Thanks!

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I’m done!  I’ve finally finished the book!  My appologies to the e-mails and phone calls that have been woefully neglected as I threw myself back into being a happy homekeeper, and trying to find time for reading (and blogging).  It’s been a particularly busy couple of weeks in our house.  And we’ve been passing illnesses back and forth between us, which really just makes more work for me!

I will say, despite everything I’d heard, I actually got a lot of really good information from this book.  Of course, I tried to read it and judge it based on it’s own merits, not based on anything else I’ve read and heard.  There are questions I have and things I’d like to talk about, but my overall impression was quite positive.  At the very least, it reminded me what joy there is in serving my family.

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I was raised in the Episcopal Church. My father was the choir director and so I had a good working knowledge of what went in to making a church service run.  I saw it as a mini-show.  One rehearsed and prepared for during the week, and performed on Sunday.

On Sundays I had a nice class where we sang songs, did crafts, and heard a story.  It didn’t apply to me.  It wasn’t personal.  It was all part of the routine.  The show.

When I was ten, I got bored.  I went to work in the church nursery with the babies, whom I adored.  By the time I was 14, I was being paid for it.  I made $10 an hour on Sundays for watching the babies.  It was like getting paid to play.  When I wasn’t doing that, my dad paid me to sing with the choir.  He needed more sopranos.  Now church was to me what I thought it was to my parents: a job.

At this point, I left the faith.  It had absolutely no personal meaning to me.  And I was fighting demons of my own.  I didn’t think church had anything to offer me.  When I was about 18 I decided to go with Jennifer/Cally to bible study.  Her faith was obviously a sham, and I thought I could reasonably prove it to her.

What I had failed to recognize at the time, was that God was already pulling me toward Him.  I’d find myself listening to Christian radio stations without remembering having turned the station.  I found myself drawn to religious television without understanding why.

So, to bible study I went.  And God led me home.  It was a Calvary Chapel, and they shared something I’d never heard before: Jesus loved me.  He cared about me.  He knew who I was and everything I’d done, and He loved me anyway.  This, the milk of my faith was something I’d never heard before!  It was the water my soul thirsted for, and I drank it up like the parched desert I was spiritually.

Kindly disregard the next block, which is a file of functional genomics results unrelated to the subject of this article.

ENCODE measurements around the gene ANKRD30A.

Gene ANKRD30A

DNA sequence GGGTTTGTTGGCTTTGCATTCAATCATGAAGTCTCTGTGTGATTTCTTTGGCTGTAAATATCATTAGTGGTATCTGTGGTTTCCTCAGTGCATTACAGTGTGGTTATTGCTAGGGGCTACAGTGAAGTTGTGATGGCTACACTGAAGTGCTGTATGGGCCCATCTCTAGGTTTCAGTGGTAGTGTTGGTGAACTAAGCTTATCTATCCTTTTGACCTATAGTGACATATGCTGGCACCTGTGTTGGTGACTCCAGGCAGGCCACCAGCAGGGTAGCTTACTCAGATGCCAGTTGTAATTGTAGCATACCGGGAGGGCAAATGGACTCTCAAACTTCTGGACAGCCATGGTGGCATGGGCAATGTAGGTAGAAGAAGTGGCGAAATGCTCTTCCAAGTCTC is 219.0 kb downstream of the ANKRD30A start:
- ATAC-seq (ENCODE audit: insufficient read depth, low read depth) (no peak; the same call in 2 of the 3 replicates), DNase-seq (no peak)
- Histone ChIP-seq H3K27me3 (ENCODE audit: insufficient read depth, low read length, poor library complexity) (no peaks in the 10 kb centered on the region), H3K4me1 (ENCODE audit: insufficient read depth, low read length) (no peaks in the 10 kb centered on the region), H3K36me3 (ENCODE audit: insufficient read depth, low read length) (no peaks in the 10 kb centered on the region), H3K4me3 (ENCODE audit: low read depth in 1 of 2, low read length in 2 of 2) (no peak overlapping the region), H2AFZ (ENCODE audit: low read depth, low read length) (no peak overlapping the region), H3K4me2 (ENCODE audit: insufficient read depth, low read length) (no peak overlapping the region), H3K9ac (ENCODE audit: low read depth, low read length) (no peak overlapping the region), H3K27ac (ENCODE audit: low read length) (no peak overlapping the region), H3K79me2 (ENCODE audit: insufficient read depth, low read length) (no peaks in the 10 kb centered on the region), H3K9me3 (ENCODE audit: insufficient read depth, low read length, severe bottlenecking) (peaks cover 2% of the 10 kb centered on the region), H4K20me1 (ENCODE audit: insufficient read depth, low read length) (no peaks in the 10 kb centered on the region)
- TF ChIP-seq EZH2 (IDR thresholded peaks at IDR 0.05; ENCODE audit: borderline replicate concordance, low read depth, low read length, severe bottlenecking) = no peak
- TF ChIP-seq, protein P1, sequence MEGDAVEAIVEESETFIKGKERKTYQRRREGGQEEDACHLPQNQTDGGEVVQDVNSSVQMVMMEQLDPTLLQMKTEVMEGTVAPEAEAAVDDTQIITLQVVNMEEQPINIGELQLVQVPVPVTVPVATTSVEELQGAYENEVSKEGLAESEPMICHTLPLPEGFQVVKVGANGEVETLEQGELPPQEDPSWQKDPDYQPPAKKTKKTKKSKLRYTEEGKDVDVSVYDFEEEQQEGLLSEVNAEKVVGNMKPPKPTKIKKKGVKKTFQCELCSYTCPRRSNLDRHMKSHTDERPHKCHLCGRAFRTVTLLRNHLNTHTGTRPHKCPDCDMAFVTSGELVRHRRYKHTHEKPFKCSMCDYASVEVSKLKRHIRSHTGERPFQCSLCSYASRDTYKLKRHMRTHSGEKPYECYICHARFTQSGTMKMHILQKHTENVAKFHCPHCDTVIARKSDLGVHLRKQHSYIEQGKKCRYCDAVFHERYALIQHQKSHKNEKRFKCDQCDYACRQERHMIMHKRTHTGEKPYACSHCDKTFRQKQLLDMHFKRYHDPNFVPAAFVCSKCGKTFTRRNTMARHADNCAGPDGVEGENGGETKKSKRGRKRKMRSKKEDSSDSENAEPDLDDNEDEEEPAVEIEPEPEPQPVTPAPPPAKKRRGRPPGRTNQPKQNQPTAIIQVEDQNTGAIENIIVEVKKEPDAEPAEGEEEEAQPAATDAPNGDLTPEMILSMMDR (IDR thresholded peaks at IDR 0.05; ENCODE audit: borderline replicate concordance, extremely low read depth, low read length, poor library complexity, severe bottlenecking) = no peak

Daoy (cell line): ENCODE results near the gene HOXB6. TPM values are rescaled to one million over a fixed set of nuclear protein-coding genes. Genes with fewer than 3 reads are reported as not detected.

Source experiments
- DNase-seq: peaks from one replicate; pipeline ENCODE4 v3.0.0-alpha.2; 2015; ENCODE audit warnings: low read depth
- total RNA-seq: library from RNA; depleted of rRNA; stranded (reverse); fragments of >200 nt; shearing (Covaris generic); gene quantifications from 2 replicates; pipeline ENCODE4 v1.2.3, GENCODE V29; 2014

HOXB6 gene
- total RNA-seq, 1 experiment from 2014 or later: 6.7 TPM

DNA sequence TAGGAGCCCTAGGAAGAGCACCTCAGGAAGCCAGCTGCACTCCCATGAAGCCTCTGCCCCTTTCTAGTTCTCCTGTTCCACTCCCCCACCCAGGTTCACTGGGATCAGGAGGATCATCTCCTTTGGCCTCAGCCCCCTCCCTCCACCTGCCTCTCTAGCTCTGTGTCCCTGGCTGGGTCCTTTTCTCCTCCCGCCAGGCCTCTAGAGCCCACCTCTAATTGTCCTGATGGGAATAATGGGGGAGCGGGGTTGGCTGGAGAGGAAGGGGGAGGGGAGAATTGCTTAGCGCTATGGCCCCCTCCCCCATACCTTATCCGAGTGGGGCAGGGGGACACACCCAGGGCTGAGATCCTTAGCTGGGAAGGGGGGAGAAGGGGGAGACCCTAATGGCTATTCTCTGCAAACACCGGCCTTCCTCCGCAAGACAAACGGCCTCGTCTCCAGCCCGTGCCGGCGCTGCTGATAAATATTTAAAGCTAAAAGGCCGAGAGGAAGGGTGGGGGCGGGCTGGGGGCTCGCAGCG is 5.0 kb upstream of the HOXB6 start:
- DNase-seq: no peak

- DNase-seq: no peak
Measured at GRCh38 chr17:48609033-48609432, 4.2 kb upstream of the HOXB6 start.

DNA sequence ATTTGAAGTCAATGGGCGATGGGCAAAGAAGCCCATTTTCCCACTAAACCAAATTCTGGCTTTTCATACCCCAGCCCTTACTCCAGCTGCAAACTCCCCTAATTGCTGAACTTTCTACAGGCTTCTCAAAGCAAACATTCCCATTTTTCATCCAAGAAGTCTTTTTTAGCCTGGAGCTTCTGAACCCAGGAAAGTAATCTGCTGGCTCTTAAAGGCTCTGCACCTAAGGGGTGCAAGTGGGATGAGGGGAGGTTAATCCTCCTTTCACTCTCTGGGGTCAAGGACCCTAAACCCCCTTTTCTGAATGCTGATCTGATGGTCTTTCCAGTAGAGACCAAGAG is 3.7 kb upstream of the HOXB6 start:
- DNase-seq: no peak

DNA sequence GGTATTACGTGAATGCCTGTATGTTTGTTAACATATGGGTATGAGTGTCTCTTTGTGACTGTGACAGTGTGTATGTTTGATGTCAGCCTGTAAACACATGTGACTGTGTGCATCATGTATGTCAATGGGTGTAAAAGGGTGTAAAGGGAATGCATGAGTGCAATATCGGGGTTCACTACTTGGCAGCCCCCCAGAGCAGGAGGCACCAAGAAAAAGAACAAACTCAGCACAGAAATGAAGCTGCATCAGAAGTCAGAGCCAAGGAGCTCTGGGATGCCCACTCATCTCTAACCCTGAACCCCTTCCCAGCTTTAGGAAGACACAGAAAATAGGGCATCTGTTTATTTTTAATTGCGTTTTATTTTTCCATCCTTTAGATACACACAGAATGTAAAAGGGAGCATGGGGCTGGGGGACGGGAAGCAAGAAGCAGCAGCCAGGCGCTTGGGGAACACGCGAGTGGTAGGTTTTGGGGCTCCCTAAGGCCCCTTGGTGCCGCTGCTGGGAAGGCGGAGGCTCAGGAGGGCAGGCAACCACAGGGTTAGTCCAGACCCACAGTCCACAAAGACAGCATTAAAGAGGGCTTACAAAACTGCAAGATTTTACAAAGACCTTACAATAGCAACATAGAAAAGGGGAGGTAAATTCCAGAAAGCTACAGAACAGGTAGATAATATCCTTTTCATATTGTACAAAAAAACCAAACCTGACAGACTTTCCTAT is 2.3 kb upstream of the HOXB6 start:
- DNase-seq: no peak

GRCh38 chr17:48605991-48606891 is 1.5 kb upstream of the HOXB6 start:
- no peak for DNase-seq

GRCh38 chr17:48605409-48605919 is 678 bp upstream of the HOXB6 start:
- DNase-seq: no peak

Of course, eventually, I had to move on.  I had to build on those essentials and learn more.  After all, we have to study our bibles, learn how the Lord wishes us to live, and what His plans for the world are.  We must learn what we believe and how to defend it and share it with the world.  Our faith must become more.  We must begin to be fed the meat of our faith.

But we wouldn’t sit down to a big steak dinner without something to drink.  And likewise, I don’t think that we should get so busy with the meat of our faith that we forget the milk.  A church full of baby Christians getting nothing but the milk isn’t healthy.  But likewise, a church so focused on the meat that it no longer serves the milk isn’t healthy either.

Just as we have to balance our personal faith with our relations to and within the body of Christ as believers, so must we also balance a deep and knowledgeable faith with the basics.  Jesus loves us.  He died for us.  He rose again.  He listens to our prayers.  He heals the broken.  He can meet us where we are and make a path our path straight.  He wants us to love others and treat them with kindness and respect.

Bible stories are wonderful, and I share them with my children.  Only, as I do so, I try to make each one relatable to them.  For example, today we talked about the Creation of the Earth.  I don’t want those stories to be abstract, or for them not to get the milk they so desperately need.  So, I made sure that each one of them was told that even before the creation of the earth, God knew their names, and loved them.

And He does.  He loves us.

Like newborn babies, crave pure spiritual milk, so that by it you may grow up in your salvation, now that you have tasted that the Lord is good.
1 Peter 2:2-3

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Happy Mother’s Day

Happy Mother’s Day!